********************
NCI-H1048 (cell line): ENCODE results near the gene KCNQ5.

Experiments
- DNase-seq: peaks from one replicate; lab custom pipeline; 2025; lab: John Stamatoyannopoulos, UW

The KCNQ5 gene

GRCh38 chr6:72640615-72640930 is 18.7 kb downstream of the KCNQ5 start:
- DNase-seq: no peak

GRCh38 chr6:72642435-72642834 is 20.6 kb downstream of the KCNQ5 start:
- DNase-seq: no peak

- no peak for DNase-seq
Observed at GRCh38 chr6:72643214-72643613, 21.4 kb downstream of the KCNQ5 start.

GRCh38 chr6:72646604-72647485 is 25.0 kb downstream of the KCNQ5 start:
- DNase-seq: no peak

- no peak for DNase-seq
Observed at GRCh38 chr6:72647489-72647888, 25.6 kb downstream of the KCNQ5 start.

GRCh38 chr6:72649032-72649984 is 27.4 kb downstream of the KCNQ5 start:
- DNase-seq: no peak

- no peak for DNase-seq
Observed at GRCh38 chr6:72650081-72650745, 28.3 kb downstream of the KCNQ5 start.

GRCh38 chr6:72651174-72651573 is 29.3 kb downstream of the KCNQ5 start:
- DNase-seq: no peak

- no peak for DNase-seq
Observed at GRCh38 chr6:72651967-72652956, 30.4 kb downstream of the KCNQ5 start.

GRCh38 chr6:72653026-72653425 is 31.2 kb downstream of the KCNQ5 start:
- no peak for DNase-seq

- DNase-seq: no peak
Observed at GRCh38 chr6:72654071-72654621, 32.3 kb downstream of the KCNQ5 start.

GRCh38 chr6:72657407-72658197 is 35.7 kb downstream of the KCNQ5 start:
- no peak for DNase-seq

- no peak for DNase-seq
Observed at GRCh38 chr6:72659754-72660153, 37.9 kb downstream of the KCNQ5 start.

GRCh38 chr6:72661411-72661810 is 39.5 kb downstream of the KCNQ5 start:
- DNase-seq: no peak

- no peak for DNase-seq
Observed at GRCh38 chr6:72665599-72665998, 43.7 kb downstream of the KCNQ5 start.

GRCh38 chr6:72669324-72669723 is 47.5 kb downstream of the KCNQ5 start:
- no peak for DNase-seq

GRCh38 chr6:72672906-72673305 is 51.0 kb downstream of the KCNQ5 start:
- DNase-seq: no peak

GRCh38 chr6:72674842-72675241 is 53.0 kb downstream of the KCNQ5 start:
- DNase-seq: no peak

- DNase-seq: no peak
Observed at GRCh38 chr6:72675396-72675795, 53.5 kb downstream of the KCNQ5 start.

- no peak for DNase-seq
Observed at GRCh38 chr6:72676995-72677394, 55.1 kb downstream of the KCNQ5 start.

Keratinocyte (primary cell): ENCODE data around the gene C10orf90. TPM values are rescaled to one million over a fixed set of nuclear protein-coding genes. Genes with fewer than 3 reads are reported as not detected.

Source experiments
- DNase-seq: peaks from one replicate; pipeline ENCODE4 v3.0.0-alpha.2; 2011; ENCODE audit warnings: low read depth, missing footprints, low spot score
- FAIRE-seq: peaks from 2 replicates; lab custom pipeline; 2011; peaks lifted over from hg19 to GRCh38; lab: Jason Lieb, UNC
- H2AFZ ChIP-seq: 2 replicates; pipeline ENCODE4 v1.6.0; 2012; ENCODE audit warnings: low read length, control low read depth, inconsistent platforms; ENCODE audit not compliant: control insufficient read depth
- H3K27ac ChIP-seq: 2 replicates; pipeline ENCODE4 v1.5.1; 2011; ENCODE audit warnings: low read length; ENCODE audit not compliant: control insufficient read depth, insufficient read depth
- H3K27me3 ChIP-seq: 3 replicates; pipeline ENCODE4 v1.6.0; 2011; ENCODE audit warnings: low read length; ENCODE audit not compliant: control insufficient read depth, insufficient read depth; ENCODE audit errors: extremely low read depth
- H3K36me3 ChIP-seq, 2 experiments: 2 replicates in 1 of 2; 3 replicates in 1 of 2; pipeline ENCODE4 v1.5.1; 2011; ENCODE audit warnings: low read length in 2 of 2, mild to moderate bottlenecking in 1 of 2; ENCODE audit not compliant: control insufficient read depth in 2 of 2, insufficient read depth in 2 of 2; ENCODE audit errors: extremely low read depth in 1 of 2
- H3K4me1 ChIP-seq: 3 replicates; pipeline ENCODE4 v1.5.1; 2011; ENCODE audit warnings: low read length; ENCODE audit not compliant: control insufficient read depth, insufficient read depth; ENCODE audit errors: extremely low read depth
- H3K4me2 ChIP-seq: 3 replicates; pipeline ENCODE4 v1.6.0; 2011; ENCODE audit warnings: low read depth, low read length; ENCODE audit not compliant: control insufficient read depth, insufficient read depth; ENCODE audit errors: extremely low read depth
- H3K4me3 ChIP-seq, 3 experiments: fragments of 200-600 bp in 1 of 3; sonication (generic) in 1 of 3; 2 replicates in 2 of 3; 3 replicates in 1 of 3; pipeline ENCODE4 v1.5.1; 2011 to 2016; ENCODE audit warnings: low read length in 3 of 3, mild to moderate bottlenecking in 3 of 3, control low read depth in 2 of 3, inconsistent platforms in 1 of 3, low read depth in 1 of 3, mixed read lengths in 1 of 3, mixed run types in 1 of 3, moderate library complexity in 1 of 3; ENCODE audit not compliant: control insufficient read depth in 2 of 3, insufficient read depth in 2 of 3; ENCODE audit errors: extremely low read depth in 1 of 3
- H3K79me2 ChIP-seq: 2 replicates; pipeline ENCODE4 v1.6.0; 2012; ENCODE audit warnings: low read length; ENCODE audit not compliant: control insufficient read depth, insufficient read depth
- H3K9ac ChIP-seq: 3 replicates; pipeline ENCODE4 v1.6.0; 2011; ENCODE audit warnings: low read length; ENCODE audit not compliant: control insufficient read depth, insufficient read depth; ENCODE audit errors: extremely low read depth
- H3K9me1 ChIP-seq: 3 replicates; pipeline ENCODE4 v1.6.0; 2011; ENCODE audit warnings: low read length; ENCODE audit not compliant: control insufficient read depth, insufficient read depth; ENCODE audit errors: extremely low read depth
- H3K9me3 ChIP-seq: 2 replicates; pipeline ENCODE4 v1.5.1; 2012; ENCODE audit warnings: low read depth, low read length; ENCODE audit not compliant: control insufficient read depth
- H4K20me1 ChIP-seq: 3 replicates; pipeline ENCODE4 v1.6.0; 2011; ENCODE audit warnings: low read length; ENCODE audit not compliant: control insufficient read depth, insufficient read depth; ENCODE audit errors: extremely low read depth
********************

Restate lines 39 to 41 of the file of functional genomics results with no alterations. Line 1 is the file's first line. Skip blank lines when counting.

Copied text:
GRCh38 chr6:72674842-72675241 is 53.0 kb downstream of the KCNQ5 start:
- DNase-seq: no peak

- DNase-seq: no peak